That’s where the episode picks up, with Liz inside the Russian Embassy she escaped to last week, once again declaring herself Masha Rostova, and this time with an ever so slight Russian accent. It turns out that her plan is to trade intel with Russian Intelligence regarding their common enemy — the Cabal — in exchange for protection. It seems like she does a pretty good job too, when after a few calls, the Russian Chief Intelligence Officer to the western hemisphere tells her that they will escort her to Moscow under diplomatic protection. But — whoops — turns out those calls to Russian government are being rerouted to Mr. Solomon’s brand new iPhone 6S. You remember Mr. Solomon? He’s the new villain from last week who’s extra terrifying and extra hate-able due to threatening Dembe, and the only thing cuter than Dembe: a Dembe-adjacent baby.
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NEXT: Who’s saving who, here?[pagebreak]
Luckily for Lizzie, some things haven’t changed in season 3, and for as wrong as she is about most things, Red is still right about just as many. He uses his ties at the Russian Embassy and a little blackmail on some illicit “water wiggling,” and finds out that the person who made the call for Lizzie to be “sent to Moscow” is the same one who signed the paperwork for Karakurt to enter the United States, a.k.a., someone who works for the Cabal. He calls Ressler, who’s just watched Lizzie pull out of the Embassy because short of declaring war against Russia, there’s nothing he could do to stop a diplomatic vehicle, and tells him that the second she gets on that plane to Moscow, she’s a dead woman.
And the next thing we know, an SUV is ramming Lizzie’s transport car from behind, and one Donald Ressler is the driver of that car. As Ressler runs them off the road, the Russian agent next to Lizzie tries to shoot at him, but she prevents him from being able to take aim. After both cars crash, and Ressler gets out of his vehicle, the driver takes aim on him, but Lizzie shoots him from the back seat before he can shoot Ressler. But by the time Ressler has fended off the other agents, she’s running away on foot. And he apparently thinks he will not be able to the catch up 30 yards to the woman who is still wearing a bralette in his motorized vehicle, so he just watches her run away.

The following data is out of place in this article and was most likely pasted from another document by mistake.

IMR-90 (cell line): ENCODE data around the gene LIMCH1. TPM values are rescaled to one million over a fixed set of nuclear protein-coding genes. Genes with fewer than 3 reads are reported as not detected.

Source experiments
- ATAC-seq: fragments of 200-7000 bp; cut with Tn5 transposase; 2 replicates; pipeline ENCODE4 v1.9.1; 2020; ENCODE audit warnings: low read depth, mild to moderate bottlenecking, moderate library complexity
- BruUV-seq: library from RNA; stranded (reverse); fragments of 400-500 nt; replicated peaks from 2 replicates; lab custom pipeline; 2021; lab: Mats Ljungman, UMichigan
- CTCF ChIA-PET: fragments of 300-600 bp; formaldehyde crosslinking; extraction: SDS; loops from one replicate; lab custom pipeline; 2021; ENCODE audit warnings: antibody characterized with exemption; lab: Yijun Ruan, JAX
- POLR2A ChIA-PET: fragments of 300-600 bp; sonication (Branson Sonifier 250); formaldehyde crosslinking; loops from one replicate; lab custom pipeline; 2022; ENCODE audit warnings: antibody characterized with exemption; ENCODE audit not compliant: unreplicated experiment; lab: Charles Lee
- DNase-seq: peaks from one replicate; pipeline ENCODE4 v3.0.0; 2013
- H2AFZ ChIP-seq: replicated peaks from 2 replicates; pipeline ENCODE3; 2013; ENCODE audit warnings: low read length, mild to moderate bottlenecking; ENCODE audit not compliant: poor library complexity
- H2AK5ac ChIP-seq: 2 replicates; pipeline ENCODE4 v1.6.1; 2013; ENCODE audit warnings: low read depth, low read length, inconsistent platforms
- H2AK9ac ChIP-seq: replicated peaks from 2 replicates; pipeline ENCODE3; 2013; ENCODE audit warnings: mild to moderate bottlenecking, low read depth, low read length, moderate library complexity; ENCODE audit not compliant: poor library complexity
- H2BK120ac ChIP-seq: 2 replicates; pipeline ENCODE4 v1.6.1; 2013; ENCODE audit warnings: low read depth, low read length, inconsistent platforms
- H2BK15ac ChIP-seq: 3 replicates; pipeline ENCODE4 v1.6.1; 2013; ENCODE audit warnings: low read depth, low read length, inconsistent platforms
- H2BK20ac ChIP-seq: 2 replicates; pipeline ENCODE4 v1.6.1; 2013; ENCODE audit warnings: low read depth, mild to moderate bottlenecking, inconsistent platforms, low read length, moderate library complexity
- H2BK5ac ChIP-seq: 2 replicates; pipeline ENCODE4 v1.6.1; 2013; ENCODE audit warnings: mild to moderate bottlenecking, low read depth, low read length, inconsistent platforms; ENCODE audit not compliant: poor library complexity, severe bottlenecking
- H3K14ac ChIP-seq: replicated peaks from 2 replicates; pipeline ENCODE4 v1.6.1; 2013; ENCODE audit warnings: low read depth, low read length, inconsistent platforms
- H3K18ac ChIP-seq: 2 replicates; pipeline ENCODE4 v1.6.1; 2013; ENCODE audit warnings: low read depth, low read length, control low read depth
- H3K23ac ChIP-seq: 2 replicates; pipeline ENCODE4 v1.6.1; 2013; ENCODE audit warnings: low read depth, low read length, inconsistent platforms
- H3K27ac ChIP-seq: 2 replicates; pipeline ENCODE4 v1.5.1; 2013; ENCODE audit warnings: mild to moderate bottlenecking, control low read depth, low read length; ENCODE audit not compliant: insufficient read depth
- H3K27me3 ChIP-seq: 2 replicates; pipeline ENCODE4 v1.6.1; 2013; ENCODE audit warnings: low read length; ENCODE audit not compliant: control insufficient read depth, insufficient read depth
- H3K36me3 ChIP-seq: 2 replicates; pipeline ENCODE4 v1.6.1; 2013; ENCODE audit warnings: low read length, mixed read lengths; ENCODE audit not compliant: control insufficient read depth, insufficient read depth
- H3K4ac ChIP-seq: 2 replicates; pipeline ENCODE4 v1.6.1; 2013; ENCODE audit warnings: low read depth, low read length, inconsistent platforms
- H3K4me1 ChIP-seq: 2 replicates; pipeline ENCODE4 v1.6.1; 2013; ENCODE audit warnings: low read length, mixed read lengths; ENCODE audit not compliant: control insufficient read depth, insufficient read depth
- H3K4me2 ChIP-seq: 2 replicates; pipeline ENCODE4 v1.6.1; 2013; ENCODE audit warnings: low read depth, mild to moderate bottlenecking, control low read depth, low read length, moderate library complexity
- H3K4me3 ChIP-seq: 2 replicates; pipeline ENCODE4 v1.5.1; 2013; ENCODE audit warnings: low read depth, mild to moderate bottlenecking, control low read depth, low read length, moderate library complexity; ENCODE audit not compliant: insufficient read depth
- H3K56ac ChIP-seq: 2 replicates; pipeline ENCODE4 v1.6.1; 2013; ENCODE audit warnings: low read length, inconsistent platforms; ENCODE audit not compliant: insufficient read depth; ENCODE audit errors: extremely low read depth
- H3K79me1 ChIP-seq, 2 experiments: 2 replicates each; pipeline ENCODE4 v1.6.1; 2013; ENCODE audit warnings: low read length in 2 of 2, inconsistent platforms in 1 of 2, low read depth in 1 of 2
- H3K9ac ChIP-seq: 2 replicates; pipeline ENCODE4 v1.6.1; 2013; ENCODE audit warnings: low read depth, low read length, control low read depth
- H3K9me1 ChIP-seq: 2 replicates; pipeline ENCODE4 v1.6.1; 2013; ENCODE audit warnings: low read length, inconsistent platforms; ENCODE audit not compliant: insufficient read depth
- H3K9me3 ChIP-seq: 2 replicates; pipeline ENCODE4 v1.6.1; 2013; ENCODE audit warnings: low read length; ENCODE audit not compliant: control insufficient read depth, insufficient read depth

Sidenote: I really don’t see how anybody is going to be able to keep their Federal employment status with this current working relationship with a coupl’a fugitives, but the Deputy Attorney General mostly seems exasperated-but-lenient thus far (she should ask Cooper where that attitude got him… fake cancer, it got him fake cancer).
So, Lizzie runs straight where she should, to the waiting anecdotes of Raymond Reddington. He’s at a diner owned by one of his many acquaintances and quickly corrects Lizzie that Ressler didn’t just try to kill her, he successfully saved her from her own little From Russia with